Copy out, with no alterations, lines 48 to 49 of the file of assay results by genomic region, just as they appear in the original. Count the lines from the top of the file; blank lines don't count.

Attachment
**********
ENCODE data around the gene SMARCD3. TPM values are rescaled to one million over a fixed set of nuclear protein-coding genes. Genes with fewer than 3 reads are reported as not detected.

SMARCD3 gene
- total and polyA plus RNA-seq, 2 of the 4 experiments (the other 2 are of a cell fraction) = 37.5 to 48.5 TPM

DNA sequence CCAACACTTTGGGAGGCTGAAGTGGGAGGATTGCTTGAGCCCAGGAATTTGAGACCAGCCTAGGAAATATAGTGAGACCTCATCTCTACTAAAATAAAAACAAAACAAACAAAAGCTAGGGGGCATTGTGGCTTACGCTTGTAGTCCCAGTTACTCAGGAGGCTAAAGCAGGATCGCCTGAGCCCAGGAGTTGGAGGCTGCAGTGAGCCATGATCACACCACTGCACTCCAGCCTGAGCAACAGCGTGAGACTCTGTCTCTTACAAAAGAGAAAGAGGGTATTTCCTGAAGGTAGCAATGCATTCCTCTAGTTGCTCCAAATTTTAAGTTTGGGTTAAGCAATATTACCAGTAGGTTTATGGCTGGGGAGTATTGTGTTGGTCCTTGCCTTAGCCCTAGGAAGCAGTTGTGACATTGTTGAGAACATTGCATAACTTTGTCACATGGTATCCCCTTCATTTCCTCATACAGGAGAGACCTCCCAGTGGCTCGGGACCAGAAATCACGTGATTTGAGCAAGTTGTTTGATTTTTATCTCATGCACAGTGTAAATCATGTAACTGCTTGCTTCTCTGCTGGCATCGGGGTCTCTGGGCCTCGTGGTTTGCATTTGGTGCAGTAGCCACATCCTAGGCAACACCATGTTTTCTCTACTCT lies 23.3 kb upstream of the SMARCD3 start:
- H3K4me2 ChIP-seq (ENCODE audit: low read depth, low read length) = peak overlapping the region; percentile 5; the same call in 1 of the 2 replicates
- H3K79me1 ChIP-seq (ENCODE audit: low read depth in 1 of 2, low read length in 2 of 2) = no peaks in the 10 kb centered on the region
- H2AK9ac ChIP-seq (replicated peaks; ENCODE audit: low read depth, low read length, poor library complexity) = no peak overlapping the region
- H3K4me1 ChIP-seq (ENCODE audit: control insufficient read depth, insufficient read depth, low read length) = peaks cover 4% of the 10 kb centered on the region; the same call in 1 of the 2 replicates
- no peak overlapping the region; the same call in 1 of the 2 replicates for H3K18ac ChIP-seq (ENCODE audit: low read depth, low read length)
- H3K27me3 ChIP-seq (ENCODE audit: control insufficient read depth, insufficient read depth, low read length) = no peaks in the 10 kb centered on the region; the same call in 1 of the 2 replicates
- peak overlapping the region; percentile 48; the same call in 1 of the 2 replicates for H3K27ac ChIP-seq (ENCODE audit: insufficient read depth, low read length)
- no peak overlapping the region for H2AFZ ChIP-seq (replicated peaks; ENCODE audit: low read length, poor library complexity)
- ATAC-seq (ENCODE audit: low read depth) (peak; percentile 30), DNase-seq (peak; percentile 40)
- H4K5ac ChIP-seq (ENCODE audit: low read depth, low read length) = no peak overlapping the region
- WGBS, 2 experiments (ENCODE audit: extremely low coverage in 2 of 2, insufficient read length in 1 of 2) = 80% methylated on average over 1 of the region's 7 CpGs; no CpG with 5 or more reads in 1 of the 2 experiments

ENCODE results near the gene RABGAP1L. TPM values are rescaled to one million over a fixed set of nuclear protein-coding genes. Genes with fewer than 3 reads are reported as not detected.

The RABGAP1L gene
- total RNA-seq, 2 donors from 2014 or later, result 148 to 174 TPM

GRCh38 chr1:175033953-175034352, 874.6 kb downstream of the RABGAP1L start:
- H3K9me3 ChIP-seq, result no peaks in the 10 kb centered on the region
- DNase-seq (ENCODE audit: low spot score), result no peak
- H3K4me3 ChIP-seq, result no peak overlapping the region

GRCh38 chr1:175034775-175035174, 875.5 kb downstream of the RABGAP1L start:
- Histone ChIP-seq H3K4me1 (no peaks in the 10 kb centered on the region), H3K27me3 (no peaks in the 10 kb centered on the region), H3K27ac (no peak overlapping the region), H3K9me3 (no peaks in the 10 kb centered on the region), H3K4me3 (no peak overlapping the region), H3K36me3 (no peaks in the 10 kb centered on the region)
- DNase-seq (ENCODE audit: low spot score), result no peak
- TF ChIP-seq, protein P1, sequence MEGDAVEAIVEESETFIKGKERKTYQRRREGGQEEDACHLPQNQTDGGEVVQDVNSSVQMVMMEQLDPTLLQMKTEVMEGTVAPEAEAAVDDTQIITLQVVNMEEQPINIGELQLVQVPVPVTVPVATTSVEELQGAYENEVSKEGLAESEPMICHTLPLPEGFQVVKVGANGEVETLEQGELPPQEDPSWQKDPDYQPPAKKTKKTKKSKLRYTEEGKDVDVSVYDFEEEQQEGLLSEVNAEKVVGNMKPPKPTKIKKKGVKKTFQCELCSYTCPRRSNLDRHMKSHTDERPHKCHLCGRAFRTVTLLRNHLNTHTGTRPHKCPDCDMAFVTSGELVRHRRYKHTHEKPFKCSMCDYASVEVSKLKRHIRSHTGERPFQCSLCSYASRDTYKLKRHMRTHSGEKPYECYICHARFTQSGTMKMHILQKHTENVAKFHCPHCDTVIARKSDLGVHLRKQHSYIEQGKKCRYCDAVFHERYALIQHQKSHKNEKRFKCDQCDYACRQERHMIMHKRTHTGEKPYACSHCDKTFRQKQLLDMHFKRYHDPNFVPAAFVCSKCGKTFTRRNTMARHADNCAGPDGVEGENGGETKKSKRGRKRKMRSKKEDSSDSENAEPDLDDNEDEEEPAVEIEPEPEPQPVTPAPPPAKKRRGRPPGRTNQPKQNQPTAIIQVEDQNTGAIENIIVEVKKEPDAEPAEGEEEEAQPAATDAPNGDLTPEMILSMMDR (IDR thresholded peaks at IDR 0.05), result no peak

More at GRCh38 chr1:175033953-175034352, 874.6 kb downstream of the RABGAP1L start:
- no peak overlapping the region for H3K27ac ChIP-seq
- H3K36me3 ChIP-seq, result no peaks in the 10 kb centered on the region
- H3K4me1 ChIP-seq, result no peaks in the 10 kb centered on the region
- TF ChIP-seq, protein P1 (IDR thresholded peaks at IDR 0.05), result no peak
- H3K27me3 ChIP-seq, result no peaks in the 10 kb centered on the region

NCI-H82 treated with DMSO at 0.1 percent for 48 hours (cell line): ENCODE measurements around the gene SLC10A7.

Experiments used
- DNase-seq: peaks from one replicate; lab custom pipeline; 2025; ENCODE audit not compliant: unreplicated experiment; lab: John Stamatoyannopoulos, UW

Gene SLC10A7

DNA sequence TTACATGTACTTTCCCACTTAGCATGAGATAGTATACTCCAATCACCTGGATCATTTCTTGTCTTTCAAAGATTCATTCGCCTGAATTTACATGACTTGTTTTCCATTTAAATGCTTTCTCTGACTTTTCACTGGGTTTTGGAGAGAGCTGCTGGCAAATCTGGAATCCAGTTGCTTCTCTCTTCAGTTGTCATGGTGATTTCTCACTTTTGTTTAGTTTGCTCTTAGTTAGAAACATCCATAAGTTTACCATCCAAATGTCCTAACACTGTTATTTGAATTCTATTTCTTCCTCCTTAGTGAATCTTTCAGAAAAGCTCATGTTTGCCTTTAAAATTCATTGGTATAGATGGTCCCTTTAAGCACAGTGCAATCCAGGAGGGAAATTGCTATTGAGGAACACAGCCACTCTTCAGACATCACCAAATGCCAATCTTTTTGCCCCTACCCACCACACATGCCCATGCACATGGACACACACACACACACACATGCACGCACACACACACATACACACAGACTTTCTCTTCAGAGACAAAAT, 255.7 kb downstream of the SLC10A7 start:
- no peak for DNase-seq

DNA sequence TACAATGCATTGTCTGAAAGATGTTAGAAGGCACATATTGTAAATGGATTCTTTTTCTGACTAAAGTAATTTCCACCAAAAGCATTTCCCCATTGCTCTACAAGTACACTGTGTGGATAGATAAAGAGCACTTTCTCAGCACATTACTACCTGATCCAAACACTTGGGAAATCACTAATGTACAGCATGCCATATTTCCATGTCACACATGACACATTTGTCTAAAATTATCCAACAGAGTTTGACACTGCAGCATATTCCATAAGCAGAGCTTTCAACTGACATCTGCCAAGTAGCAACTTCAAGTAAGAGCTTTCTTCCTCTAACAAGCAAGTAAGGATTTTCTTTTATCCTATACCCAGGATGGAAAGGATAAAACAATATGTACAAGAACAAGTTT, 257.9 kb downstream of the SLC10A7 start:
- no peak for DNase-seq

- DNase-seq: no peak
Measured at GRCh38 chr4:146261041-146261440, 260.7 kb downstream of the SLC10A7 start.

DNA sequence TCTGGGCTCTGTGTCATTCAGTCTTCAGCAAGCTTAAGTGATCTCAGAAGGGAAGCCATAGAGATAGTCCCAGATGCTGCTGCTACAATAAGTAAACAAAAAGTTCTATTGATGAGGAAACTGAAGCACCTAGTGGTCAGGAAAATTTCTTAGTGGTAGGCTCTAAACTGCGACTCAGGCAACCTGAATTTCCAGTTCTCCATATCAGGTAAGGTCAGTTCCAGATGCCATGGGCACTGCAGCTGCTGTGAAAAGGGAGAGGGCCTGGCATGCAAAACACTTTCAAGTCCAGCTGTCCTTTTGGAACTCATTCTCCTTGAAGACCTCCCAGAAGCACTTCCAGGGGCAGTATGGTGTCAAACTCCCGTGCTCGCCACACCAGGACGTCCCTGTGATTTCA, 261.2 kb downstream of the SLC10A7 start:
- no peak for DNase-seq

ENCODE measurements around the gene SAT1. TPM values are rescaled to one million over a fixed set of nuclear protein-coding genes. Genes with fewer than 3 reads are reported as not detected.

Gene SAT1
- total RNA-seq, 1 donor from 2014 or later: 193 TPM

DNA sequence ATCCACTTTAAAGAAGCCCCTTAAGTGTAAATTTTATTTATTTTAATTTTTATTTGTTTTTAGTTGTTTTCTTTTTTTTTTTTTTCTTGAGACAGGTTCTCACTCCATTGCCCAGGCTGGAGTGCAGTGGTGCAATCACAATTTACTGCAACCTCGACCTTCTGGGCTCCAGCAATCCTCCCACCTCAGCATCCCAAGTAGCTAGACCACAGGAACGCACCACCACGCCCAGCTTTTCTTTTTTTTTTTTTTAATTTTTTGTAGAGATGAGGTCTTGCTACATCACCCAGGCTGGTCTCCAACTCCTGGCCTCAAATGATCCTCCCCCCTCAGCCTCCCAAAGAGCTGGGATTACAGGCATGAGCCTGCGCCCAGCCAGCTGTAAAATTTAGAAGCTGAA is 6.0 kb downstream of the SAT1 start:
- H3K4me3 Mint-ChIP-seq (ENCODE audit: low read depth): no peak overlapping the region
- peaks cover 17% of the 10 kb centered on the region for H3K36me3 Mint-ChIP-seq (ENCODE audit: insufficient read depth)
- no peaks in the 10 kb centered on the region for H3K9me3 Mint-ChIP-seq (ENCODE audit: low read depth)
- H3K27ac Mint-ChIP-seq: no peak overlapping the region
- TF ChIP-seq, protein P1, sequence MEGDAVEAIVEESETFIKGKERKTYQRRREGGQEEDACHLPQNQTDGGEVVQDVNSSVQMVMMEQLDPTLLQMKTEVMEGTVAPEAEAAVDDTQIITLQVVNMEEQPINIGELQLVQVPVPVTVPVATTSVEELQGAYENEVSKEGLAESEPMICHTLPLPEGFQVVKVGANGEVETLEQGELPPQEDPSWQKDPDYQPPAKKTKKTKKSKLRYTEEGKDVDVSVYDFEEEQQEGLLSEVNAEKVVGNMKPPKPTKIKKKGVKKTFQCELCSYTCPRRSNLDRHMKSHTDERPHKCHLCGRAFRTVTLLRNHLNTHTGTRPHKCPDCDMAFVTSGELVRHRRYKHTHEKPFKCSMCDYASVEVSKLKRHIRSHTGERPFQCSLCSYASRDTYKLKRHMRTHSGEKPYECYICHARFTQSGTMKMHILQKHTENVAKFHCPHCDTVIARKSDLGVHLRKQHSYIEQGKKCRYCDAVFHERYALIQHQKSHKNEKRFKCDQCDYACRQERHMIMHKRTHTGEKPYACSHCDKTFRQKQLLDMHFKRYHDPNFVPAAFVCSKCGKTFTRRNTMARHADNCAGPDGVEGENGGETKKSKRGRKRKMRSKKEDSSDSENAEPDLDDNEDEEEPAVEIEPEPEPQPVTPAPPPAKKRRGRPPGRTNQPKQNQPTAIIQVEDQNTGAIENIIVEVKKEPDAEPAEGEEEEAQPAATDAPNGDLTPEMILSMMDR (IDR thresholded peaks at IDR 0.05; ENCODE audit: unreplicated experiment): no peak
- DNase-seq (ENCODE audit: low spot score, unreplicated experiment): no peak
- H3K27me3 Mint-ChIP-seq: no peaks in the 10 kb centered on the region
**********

DNA sequence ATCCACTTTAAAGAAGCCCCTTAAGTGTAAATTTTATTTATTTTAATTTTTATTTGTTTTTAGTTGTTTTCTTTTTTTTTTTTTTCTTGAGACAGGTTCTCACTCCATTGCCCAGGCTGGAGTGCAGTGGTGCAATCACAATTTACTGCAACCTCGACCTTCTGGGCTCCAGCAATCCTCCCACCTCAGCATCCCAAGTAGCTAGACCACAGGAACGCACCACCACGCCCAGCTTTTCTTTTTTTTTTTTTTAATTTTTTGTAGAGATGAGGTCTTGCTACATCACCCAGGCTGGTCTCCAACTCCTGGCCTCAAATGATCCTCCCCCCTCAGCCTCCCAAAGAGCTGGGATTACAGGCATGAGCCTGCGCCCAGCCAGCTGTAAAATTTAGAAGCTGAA is 6.0 kb downstream of the SAT1 start:
- H3K4me3 Mint-ChIP-seq (ENCODE audit: low read depth): no peak overlapping the region